Staff Publications

Staff Publications

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    'Staff publications' is the digital repository of Wageningen University & Research

    'Staff publications' contains references to publications authored by Wageningen University staff from 1976 onward.

    Publications authored by the staff of the Research Institutes are available from 1995 onwards.

    Full text documents are added when available. The database is updated daily and currently holds about 240,000 items, of which 72,000 in open access.

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Record number 433231
Title The Dutch national vegetation database
Author(s) Schaminée, J.H.J.; Hennekens, S.M.; Ozinga, W.A.
Source Biodiversity & Ecology 4 (2012). - ISSN 1613-9801 - p. 201 - 209.
DOI https://doi.org/10.7809/b-e.00077
Department(s) CE - Vegetation and Landscape Ecology
Nature Conservation and Plant Ecology
PE&RC
Publication type Refereed Article in a scientific journal
Publication year 2012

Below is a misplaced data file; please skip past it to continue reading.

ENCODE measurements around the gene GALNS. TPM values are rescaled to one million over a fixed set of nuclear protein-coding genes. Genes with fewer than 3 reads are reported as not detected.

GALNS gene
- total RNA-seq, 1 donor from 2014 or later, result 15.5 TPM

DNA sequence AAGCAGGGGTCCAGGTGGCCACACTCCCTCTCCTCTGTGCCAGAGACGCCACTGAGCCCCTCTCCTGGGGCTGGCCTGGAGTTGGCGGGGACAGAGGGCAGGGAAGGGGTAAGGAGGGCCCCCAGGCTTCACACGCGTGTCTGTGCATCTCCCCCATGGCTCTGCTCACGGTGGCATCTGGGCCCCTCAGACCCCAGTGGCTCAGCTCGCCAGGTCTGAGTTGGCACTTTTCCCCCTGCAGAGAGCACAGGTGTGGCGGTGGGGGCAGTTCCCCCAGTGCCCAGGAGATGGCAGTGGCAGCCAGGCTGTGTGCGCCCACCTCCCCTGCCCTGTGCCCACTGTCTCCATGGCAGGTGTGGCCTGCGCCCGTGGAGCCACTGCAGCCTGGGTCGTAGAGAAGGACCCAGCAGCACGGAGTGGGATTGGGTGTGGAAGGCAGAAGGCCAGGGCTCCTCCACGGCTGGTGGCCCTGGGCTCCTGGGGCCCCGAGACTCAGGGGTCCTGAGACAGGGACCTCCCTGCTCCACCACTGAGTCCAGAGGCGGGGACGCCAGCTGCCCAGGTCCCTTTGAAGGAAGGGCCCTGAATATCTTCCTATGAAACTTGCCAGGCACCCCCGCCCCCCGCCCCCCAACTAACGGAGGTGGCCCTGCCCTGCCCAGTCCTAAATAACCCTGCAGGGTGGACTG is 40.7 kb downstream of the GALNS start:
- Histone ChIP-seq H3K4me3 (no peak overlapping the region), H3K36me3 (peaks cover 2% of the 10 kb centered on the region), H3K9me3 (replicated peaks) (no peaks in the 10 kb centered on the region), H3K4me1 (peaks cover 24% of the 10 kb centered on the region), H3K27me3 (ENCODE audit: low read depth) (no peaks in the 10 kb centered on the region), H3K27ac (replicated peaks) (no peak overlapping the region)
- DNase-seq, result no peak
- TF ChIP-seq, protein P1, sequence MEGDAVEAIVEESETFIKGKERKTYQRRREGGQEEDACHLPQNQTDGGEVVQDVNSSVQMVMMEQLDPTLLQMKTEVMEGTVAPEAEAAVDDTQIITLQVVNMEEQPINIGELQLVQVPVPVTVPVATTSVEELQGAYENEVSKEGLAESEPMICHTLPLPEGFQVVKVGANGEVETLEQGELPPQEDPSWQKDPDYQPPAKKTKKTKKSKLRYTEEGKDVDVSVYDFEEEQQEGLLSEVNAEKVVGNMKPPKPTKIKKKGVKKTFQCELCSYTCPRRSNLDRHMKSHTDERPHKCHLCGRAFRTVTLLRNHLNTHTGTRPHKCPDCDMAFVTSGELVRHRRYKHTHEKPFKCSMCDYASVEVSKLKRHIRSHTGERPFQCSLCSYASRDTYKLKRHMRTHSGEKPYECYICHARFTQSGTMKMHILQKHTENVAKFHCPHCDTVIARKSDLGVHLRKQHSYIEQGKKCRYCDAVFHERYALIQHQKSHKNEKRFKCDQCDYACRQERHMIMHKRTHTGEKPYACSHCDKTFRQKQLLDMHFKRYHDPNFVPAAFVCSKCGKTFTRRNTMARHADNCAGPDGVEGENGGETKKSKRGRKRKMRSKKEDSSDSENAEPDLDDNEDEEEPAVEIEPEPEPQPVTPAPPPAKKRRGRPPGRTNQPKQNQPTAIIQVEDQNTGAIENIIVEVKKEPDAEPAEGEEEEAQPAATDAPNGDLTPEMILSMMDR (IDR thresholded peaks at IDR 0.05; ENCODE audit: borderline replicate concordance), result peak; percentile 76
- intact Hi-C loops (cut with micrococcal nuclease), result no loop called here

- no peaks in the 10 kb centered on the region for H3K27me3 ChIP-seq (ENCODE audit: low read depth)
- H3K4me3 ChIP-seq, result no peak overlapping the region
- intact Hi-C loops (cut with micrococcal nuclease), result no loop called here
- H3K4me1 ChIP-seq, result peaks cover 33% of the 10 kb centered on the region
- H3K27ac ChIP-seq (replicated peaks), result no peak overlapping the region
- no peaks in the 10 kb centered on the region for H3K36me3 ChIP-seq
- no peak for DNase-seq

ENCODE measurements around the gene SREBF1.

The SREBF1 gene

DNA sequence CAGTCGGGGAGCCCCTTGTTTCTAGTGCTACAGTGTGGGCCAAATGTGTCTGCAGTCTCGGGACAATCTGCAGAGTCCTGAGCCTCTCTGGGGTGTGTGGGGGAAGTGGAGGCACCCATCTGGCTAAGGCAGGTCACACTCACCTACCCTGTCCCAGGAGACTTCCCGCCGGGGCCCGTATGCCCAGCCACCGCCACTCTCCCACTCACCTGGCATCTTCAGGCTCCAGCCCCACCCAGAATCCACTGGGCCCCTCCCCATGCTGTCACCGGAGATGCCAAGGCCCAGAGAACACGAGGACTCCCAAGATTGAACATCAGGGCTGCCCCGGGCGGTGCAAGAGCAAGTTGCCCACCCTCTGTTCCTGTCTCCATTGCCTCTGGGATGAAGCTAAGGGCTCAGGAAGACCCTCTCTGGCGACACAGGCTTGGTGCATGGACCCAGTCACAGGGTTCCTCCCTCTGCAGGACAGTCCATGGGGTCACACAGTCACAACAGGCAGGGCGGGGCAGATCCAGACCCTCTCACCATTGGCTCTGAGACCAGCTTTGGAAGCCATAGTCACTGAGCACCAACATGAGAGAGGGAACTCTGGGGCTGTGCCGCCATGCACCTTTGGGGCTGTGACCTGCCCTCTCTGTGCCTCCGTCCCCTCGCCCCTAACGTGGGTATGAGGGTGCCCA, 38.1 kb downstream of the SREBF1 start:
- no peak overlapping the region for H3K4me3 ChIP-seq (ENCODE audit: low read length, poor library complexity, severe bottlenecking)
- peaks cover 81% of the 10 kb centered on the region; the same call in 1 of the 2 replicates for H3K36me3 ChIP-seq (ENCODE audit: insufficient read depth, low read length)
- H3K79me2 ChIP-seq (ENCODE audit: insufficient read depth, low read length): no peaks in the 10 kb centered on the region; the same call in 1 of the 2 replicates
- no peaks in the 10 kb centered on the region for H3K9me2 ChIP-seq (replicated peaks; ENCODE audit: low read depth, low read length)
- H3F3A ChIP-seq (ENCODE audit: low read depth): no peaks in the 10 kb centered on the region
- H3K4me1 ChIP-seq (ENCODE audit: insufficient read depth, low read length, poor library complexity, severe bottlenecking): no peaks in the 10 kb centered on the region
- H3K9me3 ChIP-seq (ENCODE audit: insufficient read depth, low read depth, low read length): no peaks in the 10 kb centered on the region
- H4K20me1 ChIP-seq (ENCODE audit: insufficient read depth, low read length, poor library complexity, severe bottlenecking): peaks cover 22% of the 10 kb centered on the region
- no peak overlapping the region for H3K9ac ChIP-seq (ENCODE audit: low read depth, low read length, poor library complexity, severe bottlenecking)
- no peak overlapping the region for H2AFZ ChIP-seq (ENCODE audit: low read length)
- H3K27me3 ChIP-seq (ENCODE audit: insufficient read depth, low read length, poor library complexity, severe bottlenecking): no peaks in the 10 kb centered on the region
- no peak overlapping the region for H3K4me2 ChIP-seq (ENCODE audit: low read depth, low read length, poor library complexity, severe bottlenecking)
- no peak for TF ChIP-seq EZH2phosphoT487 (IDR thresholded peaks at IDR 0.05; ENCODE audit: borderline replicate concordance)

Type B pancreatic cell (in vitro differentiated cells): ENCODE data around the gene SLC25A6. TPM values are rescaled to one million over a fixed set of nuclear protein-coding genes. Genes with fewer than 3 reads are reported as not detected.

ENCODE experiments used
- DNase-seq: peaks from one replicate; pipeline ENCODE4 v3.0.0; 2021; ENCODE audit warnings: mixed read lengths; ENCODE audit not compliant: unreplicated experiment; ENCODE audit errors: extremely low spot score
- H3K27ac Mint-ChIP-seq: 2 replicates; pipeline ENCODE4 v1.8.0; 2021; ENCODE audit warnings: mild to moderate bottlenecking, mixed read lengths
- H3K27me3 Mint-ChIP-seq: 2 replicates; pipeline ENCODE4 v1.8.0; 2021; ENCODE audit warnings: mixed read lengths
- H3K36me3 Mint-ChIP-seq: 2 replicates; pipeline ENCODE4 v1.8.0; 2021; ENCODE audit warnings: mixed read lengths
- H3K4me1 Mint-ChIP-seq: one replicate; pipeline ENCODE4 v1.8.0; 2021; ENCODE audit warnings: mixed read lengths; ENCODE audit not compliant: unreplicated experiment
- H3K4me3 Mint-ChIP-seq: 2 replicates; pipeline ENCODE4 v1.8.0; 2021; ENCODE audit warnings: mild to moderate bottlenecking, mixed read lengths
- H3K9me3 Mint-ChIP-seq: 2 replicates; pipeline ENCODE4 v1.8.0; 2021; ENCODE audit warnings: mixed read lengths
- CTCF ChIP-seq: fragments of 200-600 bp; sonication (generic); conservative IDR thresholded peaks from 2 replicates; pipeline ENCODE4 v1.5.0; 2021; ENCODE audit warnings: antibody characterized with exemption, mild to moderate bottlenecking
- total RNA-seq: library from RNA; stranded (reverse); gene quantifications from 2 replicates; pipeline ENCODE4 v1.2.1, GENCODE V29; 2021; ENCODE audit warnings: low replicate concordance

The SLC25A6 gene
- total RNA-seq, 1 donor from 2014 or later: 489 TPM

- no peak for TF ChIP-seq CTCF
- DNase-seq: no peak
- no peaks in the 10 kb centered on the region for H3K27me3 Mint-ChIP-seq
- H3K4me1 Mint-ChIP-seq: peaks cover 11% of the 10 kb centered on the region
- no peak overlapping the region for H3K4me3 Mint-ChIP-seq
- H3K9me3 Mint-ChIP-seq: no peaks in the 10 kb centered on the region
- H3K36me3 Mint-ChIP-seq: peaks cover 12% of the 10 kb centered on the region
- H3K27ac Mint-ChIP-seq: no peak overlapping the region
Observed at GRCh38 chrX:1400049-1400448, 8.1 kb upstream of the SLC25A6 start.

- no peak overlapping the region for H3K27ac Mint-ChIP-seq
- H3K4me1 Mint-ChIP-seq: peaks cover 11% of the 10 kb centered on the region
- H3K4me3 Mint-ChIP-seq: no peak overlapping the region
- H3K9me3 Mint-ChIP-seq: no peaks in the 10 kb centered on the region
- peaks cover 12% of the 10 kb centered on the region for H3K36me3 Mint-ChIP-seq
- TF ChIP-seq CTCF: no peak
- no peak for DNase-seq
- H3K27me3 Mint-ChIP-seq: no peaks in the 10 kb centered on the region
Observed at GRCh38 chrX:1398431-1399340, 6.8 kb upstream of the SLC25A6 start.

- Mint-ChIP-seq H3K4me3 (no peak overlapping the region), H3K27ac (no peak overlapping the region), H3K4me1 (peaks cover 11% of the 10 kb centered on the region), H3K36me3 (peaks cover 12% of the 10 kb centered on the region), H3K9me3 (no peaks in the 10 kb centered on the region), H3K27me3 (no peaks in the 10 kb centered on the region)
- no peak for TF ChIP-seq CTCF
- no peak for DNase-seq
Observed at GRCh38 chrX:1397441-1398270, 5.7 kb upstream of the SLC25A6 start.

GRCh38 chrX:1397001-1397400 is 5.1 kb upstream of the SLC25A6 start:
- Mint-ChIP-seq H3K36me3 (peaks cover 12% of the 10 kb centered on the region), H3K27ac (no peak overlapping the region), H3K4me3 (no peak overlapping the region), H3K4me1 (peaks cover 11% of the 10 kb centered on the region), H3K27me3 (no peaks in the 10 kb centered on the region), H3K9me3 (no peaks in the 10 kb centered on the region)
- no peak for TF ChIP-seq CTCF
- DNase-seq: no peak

Abstract The Dutch National Vegetation Database (GIVD ID EU-NL-001) is currently the largest database of its kind in the world, comprising more than 600,000 computerized vegetation-plot descriptions, covering the whole variety of vegetation types in the country. It was started in 1987, when the government – in close collaboration with a number of nature conservation agencies – commissioned a new national vegetation classification, based on field data and documented with vegetation tables. Within the framework of this initiative, it was decided to develop adequate software for handling the large amount of data that would be brought together. This has resulted in the computer package TURBOVEG. After the publication of the new vegetation classification between 1995 and 1999 (De Vegetatie van Nederland), the focus was shifted towards the development of so-called information systems, for which the vegetation databases form the basis. Within the Netherlands, the information system SynBioSys Netherlands has been developed, which proved to be a model for similar initiatives elsewhere in the world. The databases and allied information systems offer great opportunities for fundamental and applied research in the field of community ecology, nature conservation and landscape planning.
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